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The Confucian Consumer

By Roubini, Nouriel | Newsweek, January 24, 2011 | Go to article overview

The Confucian Consumer


Roubini, Nouriel, Newsweek


Byline: Nouriel Roubini

Seven reasons why the Chinese save, when they really should be spending.

The traditional Chinese model of economic growth required the U.S. and a few other countries to be consumers of first and last resort, spending more than their income and running ever-larger trade deficits--so that China could be the producer of first and last resort, spending less than its income and building ever-larger trade surpluses. That model is now challenged, if not altogether broken, because the excessive accumulation of private and public debt and deficit by the U.S. has forced a painful deleveraging: the overindebted U.S. consumer needs to spend and consume less, import less, and save more to reduce debt. Indeed, as the U.S. trade deficit shrinks, the Chinese trade surplus has been sharply shrinking, too.

How has China been able to maintain its high--8 percent-plus--growth despite the collapse of its net exports? It did not do it by reducing its saving and consuming more; rather, it has boosted further fixed investment in real estate (commercial and residential), in infrastructure (roads, airports, bullet trains), and in manufacturing capacity, which already suffers from a glut. Fixed investment in China is now close to 50 percent of GDP.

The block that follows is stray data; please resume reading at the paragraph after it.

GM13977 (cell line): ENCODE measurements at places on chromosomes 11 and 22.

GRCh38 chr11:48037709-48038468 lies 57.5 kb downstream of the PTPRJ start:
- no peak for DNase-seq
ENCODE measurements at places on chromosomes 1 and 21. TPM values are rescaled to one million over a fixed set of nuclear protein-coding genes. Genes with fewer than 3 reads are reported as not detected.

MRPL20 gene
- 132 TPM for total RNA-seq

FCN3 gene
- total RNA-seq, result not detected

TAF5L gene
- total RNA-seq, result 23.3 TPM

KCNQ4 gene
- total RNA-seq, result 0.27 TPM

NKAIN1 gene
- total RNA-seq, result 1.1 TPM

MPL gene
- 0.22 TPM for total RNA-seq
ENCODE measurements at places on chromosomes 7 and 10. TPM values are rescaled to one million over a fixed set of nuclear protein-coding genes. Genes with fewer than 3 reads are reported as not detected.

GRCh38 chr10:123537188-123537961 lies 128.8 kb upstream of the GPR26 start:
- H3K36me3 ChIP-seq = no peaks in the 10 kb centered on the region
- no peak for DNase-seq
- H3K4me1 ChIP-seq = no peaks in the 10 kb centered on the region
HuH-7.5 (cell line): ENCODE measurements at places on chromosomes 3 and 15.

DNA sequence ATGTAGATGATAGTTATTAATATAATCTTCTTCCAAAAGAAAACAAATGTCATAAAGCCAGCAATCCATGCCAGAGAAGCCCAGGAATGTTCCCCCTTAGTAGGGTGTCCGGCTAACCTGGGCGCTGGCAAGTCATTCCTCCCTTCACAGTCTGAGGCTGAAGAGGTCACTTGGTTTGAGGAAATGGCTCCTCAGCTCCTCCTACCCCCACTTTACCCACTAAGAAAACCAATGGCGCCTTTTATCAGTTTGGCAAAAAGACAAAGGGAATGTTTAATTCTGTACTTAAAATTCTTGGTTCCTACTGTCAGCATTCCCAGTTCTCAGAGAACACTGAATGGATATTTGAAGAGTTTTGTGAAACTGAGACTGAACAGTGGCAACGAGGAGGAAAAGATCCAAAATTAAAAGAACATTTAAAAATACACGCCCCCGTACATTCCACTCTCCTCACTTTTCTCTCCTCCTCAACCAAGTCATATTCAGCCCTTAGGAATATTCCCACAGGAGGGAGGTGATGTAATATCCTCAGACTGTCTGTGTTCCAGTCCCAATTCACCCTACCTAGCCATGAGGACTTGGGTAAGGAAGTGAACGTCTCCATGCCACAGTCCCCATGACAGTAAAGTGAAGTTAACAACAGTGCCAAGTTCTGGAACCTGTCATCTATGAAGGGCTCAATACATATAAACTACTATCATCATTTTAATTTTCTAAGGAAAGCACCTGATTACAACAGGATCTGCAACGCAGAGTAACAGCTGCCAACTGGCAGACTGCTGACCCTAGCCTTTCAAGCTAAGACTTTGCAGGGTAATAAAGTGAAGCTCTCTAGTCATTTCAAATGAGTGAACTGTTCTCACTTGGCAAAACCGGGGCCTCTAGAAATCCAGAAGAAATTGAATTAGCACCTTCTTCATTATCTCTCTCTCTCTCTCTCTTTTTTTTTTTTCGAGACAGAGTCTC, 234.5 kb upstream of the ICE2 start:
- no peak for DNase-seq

But no country can be so productive that it can take, every year, half its GDP and reinvest it into more capital stock without eventually ending up with a huge excess capacity and a mountain of bad loans. Thus, China needs to radically change its growth model from net exports and investment to reduced saving and more consumption. There are, however, many structural reasons why the Chinese save too much and consume too little. (Consumption in China is 36 percent of GDP, about half of what it is in the U.S. and in emerging economies like India and Brazil.)

First, the Chinese save a lot because their social-security benefits are puny--a paltry $150 per citizen over a lifetime after retirement--and they need savings for old age.

Second, they also save because they want their children to attend private school and because public health care is poor, requiring a buffer for sick times.

Third, there is little of a social safety net in China now that the "iron rice bowl" system of cradle-to-grave public services has broken down. Now you need a buffer of precautionary savings in case you lose your job.

Fourth, the demographic consequences of the one-child policy have increased the need for savings for old age.

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